|‘I wash every day.’|
Latin (Italic, Indo-European)
Indirect middles are forms of transitive or ditransitive verbs conceptualized with actor and beneficiary/recipient being a single entitiy (again, in contrast, indirect reflexive forms mark such verbs for the corefentiality of actor and beneficiary/recipient, conceptualized as two separate parts of a complex entity or as two entities.)
Classical Greek (Kemmer 1993, Table 7):
|‘choose’ (grammaticalization of: ‘take for oneself’)|
Turkish (Kemmer 1993, Table 7):
|‘acquire’ (grammaticalization of: ‘do/make for oneself’)|
A rare phenomenon, reported only for Old Norse and Modern Icelandic is the logophoric middle, where a middle marked verb form is used to signal the coreference of actor-like roles between a matrix-clause and a dependent clause.
The construction is similar to the logophoric reflexive constructions like this one:
Old Norse (Nygaard 1905:195 cited in Kemmer 1993: 91)
|‘Svasii said hei was that Finn.’ (used in contrastive contexts: He himself and not the other guy.)|
The logophoric middle construction does not have the reflexive pronoun, instead, the verb is in the middle voice and the nominal complement is in the nominative case.
Old Norse (Dyvik 1983:93 cited in Kemmer 1993: 91)
|‘You said that you were a good doctor.’|
Naturally Reciprocal Middle
In languages which have a distinct middle voice marker, it is used to mark naturally reciprocal events. These events are necessarily or very frequently semantically reciprocal (‘meet’, ‘fight’, ‘kiss’). The other transitive verbs which can be marked by the normal reciprocal construction cannot usually take the middle marker, because the semantics is not naturally reciprocal (and if the verb can take both reciprocal and the middle marker, the function of the reciprocal marking is contrastive or emphatic).
Examples of the natural reciprocal middle from Kemmer (1993, table 9) are Bahasa Indonesia ber-kelahi ‘quarrel’ ber-tjakap ‘converse (tjakap ‘talk’) Latin osculo-r ‘kiss’, amplecto-r ‘embrace’, Sanskrit saṃvadat-e ‘speak together’, Old Norse hitta-sk ‘meet’.
Other Middle Situation Types
Verbs of emotion (also emotive speech actions), cognition and perception are in many languages likely to occur in the middle voice, often being deponent (i.e. these verbs can occur only middle marked). Their affinities to middle voice are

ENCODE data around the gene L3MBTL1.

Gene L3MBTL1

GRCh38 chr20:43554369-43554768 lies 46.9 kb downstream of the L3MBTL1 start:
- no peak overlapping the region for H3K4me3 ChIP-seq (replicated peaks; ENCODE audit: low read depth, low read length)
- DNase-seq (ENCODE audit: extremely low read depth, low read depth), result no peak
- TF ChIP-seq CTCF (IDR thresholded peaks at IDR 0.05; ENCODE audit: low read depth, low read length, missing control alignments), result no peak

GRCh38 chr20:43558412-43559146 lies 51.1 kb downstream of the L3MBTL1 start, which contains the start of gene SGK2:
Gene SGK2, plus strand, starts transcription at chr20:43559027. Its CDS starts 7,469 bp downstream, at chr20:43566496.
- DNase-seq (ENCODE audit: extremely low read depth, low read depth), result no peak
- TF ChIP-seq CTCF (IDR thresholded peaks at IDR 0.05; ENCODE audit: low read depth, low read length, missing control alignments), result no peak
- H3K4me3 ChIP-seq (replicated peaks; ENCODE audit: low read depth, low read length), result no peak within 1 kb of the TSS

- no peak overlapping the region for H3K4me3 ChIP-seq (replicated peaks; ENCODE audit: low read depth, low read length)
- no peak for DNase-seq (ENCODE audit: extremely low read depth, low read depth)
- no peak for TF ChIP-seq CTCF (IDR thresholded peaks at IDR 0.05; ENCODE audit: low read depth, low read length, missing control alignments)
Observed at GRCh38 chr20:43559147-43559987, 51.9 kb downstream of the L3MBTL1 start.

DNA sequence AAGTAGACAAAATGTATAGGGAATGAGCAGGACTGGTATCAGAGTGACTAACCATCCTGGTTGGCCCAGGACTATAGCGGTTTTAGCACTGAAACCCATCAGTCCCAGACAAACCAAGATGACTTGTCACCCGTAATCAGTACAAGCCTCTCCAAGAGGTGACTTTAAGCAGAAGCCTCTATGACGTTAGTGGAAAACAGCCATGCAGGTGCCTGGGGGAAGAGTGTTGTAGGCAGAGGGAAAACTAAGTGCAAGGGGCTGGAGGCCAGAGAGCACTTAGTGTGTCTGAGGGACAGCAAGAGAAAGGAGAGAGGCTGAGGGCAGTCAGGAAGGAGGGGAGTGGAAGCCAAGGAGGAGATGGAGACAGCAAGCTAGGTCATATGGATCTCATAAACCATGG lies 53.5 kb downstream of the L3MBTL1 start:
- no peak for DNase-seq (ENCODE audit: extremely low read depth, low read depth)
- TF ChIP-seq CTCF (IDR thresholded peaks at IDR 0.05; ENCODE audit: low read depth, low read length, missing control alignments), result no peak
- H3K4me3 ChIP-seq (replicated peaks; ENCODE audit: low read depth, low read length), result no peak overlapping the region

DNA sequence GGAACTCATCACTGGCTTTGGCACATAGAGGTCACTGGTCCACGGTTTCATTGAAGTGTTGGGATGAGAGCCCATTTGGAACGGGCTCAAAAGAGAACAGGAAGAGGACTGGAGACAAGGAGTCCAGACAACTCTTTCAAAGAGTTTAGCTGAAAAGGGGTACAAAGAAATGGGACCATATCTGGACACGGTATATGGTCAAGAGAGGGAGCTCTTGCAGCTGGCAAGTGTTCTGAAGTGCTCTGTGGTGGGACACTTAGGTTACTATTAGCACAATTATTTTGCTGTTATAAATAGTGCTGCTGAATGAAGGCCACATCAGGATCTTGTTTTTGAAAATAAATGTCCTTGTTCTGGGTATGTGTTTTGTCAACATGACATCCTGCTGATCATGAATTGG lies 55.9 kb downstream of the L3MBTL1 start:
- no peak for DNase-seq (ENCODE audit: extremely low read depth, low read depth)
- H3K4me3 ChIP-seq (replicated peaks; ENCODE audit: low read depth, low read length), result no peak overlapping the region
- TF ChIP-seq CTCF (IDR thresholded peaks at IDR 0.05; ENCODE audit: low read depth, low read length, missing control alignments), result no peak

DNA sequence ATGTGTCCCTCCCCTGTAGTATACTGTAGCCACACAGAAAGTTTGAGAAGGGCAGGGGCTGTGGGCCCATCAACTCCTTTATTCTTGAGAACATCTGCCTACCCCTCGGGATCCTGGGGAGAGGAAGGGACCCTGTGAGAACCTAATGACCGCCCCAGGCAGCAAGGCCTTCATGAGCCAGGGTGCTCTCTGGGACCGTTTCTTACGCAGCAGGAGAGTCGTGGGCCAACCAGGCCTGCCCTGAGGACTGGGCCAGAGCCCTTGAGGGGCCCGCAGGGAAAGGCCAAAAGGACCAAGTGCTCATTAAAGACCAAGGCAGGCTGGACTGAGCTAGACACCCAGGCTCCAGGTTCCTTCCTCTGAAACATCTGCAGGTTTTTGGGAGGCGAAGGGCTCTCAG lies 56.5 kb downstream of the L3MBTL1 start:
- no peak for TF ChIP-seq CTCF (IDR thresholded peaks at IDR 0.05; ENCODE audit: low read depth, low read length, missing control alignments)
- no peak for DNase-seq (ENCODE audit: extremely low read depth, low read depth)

- the inherent affectedness of the initiator (an actor-like semantic role)
- no conceptual separation of the initiator and endpoint (an undergoer-like semantic role). Both are conceptually one and the same entity: the human mind.
Examples of such verb forms are found in Kemmer (1993: 131–140). Here are some of them: Old Norse hata-sk ‘hate’, Latin misereo-r, Changana ku ti-tsakela ‘be/bacome glad’, Turkish döv-ün- ‘lament’, Bahasa Indonesia ber-pikir ‘be cogitating’, Classical Greek hypischnei-sthai ‘undertake, promise’.
Passive-like middle is an older term for what we would nowadays call anticausative. In languages without a distinct anticausative marker, the middle voice marker or the reflexive marker is used to express anticausative. Examples of such anticausatives are
|That simply isn’t said.|
One does not say that.
Kanuri (Kemmer 1993: 147)
|It’s not eaten/edible|
Spontaneous events are commonly expressed by verbs in the middle voice. They are understood as processes ocurring without human cause. For instance growing, melting, rusting. The difference between these situations and the typical middle situations is the lack of a volitional initation of the event by the Endpoint. Some examples: Old Norse gróa-sk ‘grow’, Latin morio-r ‘die’, Sanskrit jāyat-e ‘be born’.
- Dyvik, Helge. 1983: ???
- Kemmer, Suzanne. 1993: The Middle Voice. John Benjamins Publishing Company, Amsterdam/Philadelphia. Series: Typological Studies in Language (TSL), Givón, T. et al. (eds.)
- Kissling, Hans Joachim. 1960. Osmanisch-Türkische Grammatik (Porta Linguarum Orientalium, neue Serie III.) Wiesbaden. Harrassowitz.
- Nygaard, Marius. 1905. Norrøn syntax. Kristiania: Aschehoug.